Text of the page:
Oakley Mobile welcomes royalty at the NCWC

HRH The Earl of Wessex experiences augmented reality at the official opening of the National Civil War Centre.
26.09.2015

HRH The Earl of Wessex officially opened the National Civil War Centre and Oakley Mobile were there to greet him.

On Friday 25th of September, HRH The Earl of Wessex officially opened the UK's first ever visitor attraction dedicated to telling the epic story of the 17th century British Civil Wars.

As part of the official opening, Prince Edward met Oakley Mobile’s Technical Director Andrew Sharples and Creative Director Barry Richardson who explained the merits of the augmented reality technology that empowers the immersive trail around the historic town.

Oakleymobile Royal Visit300a

During the demonstration, His Royal Highness held up a tablet to a portrait of King Charles I and listened to the ill-fated monarch asking his people to stand with him and fight the "Parliamentarian rabble".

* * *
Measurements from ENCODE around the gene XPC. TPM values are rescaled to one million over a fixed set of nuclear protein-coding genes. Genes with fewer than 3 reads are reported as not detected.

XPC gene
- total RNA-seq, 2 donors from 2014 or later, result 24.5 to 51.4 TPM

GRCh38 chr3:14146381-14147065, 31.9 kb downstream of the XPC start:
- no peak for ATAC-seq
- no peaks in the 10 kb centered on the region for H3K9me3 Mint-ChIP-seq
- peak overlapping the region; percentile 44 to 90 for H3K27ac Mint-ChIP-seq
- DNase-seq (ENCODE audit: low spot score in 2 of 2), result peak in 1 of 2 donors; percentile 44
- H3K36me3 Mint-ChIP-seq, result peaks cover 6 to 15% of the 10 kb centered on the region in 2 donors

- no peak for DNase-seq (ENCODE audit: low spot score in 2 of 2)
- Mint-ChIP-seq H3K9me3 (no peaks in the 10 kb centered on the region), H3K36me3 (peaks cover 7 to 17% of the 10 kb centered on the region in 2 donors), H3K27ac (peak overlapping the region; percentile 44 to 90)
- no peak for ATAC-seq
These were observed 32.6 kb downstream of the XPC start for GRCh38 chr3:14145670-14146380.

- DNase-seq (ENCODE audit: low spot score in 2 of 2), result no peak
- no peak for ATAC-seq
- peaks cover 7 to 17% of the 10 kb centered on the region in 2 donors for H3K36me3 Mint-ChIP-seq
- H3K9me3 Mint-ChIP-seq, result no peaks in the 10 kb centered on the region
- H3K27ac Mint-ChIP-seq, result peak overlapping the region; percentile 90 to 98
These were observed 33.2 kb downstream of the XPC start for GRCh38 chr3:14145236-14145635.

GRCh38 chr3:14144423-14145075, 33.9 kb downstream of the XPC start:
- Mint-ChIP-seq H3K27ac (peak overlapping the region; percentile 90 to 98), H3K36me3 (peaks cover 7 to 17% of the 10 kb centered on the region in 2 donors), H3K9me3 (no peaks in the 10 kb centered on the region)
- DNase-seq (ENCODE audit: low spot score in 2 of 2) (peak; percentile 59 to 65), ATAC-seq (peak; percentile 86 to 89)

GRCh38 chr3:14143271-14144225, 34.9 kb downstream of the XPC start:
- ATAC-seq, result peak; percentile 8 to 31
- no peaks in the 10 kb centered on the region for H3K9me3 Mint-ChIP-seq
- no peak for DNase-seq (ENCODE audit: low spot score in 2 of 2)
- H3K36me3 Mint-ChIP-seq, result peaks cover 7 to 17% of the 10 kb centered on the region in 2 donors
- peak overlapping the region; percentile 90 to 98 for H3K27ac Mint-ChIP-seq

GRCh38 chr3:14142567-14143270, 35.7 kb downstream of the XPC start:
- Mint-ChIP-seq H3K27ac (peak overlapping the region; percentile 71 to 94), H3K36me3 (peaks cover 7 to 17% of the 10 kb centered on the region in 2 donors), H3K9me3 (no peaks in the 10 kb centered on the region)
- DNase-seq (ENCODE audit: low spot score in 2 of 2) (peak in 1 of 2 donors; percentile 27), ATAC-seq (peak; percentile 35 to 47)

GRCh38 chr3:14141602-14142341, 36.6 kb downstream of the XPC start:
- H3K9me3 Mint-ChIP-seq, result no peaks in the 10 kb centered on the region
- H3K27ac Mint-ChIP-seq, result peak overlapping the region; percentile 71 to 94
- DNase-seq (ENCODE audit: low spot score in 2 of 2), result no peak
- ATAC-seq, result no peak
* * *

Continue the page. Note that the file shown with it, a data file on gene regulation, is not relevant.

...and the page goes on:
Barry Richardson explained to The Earl of Wessex “augmented reality was the perfect choice for this project as it enables trail visitors to watch key historic moments in the very spot they happened”

Oakleymobile Royal Visit300b

The National Civil War Trail app tells the epic story of the 17th century British Civil Wars - possibly Britain's deadliest conflict and one which shaped our modern world.

The National Civil War Centre in Newark is a flagship £5.4m project by Newark and Sherwood District Council supported by £3.5m from the Heritage Lottery Fund.

Oakleymobile Royal Visit600b

Before unveiling a plaque to mark the occasion, HRH The Earl of Wessex toured the exhibition galleries housed in the restored Grade II* Old Magnus Building, which began life as a Tudor grammar school, and met key figures involved in the scheme.

Andrew Sharples said “it was both a pleasure and a privilege to be involved in such a prestigious and important day”.

Watch His Royal Highness using the app here:

Click here to download the Trail App and read a full case study on the epic project.

Main photo credit: National Civil War Centre/ShaunFlannery